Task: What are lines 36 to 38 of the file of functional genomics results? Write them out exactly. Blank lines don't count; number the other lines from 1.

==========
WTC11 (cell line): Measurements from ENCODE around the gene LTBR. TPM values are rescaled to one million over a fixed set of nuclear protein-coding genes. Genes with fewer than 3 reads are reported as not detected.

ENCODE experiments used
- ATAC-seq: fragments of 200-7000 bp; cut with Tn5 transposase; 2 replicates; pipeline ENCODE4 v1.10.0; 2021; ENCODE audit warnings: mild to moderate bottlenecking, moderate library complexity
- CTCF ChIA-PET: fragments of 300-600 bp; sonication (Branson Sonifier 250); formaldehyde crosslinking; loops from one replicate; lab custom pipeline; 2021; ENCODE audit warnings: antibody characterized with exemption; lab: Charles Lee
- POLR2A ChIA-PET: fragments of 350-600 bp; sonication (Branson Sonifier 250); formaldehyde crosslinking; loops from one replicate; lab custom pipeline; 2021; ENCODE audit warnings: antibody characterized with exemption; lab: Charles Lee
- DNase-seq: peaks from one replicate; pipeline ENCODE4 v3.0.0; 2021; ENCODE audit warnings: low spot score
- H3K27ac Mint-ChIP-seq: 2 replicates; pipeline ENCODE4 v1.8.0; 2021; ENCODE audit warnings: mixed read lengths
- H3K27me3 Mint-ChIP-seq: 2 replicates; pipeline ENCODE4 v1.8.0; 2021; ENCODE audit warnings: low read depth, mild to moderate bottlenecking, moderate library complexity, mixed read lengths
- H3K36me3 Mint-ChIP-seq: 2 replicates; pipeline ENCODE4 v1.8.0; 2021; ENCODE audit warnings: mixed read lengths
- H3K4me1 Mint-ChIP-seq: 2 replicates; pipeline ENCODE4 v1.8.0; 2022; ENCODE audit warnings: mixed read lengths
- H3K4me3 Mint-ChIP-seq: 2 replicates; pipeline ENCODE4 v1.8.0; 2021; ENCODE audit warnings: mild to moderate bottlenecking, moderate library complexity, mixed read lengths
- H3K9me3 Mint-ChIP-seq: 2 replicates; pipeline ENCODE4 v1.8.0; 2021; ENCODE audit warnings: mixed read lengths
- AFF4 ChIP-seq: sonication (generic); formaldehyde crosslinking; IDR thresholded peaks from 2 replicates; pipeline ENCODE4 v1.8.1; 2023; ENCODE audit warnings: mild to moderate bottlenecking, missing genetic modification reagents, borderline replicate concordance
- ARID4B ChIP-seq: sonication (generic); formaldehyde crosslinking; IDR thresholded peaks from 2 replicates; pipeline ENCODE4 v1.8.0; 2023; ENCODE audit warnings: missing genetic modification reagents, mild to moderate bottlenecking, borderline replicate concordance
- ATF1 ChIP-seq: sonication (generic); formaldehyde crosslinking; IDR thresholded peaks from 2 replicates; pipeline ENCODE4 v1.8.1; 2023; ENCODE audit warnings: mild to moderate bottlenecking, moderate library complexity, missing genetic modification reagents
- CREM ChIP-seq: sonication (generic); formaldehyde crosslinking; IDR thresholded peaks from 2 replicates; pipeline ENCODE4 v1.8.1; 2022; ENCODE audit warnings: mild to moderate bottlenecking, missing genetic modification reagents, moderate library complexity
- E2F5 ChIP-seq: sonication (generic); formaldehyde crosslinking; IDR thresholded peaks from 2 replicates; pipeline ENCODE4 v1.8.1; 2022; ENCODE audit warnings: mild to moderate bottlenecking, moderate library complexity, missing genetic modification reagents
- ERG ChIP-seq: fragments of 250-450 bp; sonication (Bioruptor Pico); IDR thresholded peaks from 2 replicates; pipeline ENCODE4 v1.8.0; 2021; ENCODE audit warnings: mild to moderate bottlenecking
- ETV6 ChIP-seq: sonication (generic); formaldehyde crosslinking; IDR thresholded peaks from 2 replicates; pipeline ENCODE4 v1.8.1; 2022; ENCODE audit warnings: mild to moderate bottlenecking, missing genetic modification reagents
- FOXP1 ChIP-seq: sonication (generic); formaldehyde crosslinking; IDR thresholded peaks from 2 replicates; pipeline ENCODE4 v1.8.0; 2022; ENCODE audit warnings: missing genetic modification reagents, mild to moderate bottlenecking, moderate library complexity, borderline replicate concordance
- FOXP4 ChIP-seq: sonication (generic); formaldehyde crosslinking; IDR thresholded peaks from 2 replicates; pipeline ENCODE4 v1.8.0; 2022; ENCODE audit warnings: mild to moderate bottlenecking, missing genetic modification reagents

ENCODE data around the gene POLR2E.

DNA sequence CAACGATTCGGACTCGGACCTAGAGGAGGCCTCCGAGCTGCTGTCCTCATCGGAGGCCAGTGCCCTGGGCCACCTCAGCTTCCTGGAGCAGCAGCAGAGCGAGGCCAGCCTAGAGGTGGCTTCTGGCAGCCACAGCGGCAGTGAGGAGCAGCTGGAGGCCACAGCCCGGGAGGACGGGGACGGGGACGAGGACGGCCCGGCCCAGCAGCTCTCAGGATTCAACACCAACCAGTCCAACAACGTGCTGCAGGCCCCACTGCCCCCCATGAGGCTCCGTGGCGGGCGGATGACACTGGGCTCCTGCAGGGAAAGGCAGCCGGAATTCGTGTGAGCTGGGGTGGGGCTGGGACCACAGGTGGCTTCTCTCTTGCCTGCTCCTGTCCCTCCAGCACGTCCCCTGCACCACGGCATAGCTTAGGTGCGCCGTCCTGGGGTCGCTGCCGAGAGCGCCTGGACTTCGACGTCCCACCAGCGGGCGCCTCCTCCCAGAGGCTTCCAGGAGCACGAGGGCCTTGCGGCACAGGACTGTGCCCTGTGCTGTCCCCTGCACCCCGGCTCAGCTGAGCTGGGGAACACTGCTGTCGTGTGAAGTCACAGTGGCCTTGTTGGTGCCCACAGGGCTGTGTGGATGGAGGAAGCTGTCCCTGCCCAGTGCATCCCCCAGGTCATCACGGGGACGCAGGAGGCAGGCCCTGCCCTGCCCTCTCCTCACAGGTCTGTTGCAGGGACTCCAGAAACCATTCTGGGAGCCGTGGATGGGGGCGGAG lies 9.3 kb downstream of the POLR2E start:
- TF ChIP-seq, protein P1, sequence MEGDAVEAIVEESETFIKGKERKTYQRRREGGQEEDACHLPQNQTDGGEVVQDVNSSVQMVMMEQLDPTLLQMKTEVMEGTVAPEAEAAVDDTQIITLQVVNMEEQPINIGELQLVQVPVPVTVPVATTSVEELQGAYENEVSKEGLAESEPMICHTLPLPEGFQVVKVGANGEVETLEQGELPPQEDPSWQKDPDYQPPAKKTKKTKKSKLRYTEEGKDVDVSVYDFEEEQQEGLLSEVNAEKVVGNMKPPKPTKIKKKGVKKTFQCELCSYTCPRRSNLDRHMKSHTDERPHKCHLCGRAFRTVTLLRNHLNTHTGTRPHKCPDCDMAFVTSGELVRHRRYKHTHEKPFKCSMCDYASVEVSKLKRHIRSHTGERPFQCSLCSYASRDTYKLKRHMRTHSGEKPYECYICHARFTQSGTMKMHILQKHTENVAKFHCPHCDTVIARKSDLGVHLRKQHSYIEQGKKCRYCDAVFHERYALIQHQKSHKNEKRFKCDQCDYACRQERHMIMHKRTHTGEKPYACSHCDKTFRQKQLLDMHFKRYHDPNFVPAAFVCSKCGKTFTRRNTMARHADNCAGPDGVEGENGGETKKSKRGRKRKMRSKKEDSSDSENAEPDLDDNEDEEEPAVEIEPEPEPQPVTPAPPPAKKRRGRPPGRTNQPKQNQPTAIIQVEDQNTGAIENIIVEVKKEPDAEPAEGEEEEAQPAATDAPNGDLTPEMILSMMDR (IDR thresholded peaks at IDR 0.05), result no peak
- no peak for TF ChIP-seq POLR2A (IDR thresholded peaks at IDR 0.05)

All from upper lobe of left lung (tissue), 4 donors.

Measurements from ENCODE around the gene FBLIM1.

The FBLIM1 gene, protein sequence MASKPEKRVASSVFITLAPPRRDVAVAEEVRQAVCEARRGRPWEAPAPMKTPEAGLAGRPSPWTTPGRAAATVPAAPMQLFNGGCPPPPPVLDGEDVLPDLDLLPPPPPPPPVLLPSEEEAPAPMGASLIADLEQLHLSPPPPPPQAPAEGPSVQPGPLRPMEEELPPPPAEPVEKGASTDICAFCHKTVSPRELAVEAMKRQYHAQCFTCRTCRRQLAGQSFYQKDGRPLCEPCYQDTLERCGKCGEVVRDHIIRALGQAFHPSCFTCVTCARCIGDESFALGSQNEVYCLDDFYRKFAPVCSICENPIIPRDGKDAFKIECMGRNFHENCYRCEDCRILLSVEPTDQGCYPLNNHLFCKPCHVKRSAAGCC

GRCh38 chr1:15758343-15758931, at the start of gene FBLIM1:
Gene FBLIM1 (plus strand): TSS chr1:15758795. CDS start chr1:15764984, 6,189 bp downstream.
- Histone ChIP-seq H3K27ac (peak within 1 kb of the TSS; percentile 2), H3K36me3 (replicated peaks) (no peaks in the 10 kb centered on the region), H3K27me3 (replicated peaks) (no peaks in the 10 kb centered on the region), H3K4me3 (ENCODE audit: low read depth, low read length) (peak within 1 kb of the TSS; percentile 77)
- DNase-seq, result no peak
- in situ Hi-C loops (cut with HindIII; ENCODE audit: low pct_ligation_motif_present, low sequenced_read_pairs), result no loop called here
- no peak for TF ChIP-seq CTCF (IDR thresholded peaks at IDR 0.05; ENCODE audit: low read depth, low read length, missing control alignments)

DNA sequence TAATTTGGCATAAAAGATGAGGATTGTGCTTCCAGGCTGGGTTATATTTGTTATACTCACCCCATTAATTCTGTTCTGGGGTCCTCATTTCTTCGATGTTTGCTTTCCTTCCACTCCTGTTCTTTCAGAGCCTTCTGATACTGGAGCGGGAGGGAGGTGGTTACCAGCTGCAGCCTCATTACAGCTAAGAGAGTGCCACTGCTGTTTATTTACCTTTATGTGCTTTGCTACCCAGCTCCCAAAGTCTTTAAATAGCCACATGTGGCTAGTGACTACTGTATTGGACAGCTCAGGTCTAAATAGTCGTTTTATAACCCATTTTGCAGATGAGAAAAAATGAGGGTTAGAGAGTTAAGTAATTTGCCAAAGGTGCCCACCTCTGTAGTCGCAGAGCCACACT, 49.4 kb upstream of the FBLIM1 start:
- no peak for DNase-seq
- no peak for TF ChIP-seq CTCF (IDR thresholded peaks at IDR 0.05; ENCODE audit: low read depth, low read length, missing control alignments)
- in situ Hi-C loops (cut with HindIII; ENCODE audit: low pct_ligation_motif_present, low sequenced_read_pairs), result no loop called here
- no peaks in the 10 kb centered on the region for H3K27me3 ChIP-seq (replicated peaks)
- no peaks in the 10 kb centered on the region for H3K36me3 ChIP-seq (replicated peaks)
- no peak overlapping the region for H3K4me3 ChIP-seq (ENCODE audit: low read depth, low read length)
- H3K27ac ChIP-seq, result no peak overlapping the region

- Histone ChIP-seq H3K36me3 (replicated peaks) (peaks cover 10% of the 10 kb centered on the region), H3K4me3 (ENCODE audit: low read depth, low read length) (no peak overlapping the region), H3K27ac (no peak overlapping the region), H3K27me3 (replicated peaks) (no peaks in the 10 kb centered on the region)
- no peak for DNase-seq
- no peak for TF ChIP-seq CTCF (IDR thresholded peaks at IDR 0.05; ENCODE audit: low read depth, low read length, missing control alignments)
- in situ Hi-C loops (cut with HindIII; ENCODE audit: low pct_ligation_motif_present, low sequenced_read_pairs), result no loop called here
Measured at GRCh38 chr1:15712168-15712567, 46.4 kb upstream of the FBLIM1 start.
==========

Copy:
- no peak for DNase-seq
- no peak for TF ChIP-seq CTCF (IDR thresholded peaks at IDR 0.05; ENCODE audit: low read depth, low read length, missing control alignments)
- in situ Hi-C loops (cut with HindIII; ENCODE audit: low pct_ligation_motif_present, low sequenced_read_pairs), result no loop called here